3.00%

$64,429

$72,099

4.00%

$65,444

$89,109

4.98%

$66,365

$104,665

5.00%

$66,479

$106,616

6.00%

$67,535

$124,635

Paying the RAD and the MTCF provides a better outcome unless the borrowing rate is higher than the prevailing interest rate of about 2.5 per cent per annum. Generally, if the average interest rate increases, the MPIR will also increase, as will the DAP.

The amount of RAD can make a difference

The amount borrowed should also be considered. In the scenario below we use different RAD amounts. The full RAD, MTCF and DAP are paid with borrowed money. The borrowing rate is constant at 2.5 per cent, per annum.

Loan interest rate

DAP + interest on DAP

MTCF+ interest on MTCF and RAD

$300K

$38,357

$36,052

$400K

$51,143

$49,913

$500K

$63,929

$63,777

$600K

$76,715

$77,638

$700K

$89,501

$91,503

$800K

$102,286

$105,364

The results show that paying the RAD and resulting MTCF is generally a better choice.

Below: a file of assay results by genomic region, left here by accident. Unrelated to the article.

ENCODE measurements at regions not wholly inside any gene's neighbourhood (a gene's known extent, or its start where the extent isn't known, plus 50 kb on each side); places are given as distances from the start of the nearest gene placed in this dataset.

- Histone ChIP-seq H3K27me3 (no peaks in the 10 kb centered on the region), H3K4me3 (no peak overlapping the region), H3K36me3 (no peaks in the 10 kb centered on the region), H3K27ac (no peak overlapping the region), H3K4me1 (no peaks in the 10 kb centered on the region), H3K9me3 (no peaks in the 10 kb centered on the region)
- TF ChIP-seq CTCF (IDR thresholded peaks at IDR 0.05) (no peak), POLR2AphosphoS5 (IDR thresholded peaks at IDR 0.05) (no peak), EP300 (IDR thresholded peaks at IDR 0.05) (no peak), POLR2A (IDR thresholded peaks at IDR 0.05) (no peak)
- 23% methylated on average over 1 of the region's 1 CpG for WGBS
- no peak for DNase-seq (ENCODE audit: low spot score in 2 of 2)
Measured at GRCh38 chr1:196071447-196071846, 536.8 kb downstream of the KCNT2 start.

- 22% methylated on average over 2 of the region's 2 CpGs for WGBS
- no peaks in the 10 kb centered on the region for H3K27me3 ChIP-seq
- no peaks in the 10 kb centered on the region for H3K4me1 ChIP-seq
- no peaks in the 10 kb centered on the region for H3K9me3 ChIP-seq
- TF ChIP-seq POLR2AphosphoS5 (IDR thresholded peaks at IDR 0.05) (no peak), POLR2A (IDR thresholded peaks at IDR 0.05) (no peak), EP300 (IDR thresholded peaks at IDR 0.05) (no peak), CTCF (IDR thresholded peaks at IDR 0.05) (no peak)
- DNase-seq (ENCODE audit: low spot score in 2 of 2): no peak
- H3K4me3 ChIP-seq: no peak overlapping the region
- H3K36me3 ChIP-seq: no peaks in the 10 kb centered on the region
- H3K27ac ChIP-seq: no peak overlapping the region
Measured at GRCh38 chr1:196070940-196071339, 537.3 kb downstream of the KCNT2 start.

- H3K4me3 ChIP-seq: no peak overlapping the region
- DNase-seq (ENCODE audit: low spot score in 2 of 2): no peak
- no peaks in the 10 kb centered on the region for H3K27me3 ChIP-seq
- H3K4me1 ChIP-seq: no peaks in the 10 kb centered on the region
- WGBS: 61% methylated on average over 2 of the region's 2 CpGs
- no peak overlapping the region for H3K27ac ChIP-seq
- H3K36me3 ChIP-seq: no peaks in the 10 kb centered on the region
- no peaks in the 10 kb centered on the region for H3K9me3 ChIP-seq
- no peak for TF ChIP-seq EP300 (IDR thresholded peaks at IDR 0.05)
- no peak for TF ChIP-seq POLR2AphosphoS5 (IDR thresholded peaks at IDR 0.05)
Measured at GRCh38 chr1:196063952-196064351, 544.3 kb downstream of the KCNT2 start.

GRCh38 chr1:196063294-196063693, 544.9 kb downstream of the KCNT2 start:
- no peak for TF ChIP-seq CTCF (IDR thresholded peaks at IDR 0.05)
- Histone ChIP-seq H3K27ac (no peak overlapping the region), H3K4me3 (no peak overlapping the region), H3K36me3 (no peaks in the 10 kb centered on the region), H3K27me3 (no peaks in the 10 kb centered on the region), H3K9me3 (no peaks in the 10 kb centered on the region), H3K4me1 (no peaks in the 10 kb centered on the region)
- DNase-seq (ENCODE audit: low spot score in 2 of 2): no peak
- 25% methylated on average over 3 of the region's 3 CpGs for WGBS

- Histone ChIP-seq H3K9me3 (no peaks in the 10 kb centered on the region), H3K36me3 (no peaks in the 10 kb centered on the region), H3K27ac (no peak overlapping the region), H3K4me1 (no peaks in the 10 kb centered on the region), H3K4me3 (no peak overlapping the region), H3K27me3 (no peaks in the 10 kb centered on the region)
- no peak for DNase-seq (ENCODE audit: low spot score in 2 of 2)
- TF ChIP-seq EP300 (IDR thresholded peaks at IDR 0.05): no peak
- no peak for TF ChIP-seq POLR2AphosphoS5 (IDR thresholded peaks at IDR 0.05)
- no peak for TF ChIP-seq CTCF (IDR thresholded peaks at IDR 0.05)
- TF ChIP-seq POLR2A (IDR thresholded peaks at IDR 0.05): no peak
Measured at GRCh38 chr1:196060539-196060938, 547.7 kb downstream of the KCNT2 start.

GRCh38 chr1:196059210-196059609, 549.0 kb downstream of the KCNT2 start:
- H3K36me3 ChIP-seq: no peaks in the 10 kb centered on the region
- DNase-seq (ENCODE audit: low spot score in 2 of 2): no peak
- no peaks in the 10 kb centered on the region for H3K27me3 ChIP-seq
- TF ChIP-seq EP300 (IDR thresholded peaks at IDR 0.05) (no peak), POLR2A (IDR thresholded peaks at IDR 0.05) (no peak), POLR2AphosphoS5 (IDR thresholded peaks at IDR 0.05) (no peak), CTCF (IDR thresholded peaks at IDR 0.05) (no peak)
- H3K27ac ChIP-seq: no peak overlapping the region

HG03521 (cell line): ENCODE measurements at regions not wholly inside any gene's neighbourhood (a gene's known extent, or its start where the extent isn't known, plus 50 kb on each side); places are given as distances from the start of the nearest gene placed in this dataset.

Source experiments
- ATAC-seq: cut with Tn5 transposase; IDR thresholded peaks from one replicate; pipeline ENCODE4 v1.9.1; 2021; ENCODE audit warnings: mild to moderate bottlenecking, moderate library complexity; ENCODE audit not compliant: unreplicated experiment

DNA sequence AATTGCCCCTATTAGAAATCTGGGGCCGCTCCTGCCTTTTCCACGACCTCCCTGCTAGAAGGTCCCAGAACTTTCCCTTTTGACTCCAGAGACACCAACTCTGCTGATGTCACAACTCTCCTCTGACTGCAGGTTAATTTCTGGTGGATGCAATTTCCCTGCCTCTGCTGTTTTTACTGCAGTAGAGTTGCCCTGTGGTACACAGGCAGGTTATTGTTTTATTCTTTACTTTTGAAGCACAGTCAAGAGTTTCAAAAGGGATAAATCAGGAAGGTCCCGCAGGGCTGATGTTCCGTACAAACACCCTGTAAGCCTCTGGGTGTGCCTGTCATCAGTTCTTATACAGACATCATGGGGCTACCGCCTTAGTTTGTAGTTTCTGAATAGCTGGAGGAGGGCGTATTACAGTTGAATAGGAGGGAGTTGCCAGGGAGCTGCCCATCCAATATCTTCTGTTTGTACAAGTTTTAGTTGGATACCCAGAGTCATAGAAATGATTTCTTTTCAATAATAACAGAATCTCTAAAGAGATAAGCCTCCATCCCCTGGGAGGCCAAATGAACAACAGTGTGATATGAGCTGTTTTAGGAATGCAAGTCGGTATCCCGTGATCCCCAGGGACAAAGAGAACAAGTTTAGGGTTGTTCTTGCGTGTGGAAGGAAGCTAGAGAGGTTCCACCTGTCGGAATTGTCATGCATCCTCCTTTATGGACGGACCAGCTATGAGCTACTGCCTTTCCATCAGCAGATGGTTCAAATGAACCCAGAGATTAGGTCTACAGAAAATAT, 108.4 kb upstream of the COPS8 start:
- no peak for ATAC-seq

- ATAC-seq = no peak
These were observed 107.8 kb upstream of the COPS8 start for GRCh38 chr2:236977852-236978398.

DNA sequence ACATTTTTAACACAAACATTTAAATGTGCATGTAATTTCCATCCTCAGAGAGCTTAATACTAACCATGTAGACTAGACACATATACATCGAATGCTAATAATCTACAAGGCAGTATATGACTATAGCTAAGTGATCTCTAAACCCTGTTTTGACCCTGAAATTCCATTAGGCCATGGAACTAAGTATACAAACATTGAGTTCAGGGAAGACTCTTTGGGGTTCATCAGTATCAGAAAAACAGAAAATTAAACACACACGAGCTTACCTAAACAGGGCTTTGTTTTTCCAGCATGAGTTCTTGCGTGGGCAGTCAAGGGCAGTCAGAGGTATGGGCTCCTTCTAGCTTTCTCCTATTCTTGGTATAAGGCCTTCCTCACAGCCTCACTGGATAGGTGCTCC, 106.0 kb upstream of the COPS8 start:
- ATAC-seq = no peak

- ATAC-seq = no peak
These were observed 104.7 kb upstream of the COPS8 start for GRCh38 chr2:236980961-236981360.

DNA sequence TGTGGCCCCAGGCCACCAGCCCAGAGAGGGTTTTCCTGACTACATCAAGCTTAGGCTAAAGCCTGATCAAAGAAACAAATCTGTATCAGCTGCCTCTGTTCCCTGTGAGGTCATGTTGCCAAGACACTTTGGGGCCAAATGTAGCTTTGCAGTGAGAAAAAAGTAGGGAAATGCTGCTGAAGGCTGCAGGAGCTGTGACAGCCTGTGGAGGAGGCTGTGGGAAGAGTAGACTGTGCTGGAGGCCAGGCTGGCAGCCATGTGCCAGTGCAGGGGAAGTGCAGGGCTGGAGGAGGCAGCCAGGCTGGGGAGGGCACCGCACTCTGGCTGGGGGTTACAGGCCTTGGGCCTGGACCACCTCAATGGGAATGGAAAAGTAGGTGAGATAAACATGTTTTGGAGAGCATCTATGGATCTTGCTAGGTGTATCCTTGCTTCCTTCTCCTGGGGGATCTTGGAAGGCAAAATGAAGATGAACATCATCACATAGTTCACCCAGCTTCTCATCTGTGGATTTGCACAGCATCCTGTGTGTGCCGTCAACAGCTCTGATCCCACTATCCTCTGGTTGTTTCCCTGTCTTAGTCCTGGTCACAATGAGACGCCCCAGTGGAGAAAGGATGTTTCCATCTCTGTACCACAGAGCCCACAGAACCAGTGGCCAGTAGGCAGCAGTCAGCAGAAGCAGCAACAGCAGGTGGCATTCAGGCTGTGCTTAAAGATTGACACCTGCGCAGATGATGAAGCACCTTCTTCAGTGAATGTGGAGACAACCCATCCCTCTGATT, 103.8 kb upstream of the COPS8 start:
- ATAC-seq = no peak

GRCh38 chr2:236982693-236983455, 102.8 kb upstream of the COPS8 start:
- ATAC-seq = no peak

Repayment of borrowed money

As the RAD runs into the hundreds of thousands, the relative lending the money will generally expect to have the money paid back, usually when the person passes away.

In most cases the RAD is refunded by the aged care facility to the deceased’s estate. Arrangements should be made before the money is lent to ensure the orderly repayment of the loan.

Generally where the lender is the sole beneficiary of the deceased estate it’s easy to collect the loan. However, where there are other beneficiaries or claimants to the estate, the family should agree on how and when the loan will be repaid. The family should be encouraged to seek legal advice on documenting the loan and reviewing any impact on the person’s will. While there is a cost to this advice, it may prevent more costly disputes in the future.

Conclusion

For a resident who is not low means, the cost of accommodation in residential aged care is significant. Establishing the better option when paying aged care fees with borrowed money will make a difference to the person and their family.

Next: Assessment for entry into an aged care facility

Aged care facilities are designed for older people who are not able to live at home. There are a number of important considerations when choosing a facility.